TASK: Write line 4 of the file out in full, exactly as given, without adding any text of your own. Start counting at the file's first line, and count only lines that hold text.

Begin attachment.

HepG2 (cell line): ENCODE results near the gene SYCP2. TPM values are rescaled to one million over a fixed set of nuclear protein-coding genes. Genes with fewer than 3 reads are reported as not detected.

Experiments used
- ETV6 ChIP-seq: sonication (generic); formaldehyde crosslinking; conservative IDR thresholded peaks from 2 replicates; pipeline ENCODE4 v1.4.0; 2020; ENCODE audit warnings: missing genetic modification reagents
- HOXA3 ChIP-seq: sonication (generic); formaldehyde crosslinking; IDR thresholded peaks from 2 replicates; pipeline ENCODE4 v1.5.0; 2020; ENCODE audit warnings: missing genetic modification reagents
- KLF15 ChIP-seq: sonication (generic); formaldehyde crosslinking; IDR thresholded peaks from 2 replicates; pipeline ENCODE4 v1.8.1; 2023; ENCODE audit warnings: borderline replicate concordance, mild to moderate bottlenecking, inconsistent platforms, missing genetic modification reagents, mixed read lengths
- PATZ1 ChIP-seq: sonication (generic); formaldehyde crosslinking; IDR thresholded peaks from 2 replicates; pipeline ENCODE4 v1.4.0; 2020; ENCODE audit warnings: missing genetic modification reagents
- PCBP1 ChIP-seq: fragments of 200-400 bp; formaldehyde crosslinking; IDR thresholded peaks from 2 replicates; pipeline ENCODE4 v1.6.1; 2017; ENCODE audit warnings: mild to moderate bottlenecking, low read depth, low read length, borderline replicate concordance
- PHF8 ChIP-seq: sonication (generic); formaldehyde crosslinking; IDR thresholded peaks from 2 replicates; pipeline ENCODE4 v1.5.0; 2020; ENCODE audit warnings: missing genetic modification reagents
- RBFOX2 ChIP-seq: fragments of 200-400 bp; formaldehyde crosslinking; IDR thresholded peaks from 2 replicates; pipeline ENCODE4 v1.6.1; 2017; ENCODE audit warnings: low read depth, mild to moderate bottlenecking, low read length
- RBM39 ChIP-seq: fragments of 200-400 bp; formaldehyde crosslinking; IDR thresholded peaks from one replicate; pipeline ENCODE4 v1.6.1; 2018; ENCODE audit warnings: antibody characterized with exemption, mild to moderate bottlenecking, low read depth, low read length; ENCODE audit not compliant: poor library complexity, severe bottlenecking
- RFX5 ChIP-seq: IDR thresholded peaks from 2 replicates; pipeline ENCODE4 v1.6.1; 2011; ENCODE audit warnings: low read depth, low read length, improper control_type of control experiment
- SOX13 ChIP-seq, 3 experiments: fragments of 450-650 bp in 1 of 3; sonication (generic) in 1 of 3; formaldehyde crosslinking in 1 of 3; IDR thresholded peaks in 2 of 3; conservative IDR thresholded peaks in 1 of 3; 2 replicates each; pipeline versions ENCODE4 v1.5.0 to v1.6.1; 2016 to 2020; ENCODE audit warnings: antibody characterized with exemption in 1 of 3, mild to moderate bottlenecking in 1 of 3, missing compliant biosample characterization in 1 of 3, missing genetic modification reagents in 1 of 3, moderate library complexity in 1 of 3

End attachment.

- HOXA3 ChIP-seq: sonication (generic); formaldehyde crosslinking; IDR thresholded peaks from 2 replicates; pipeline ENCODE4 v1.5.0; 2020; ENCODE audit warnings: missing genetic modification reagents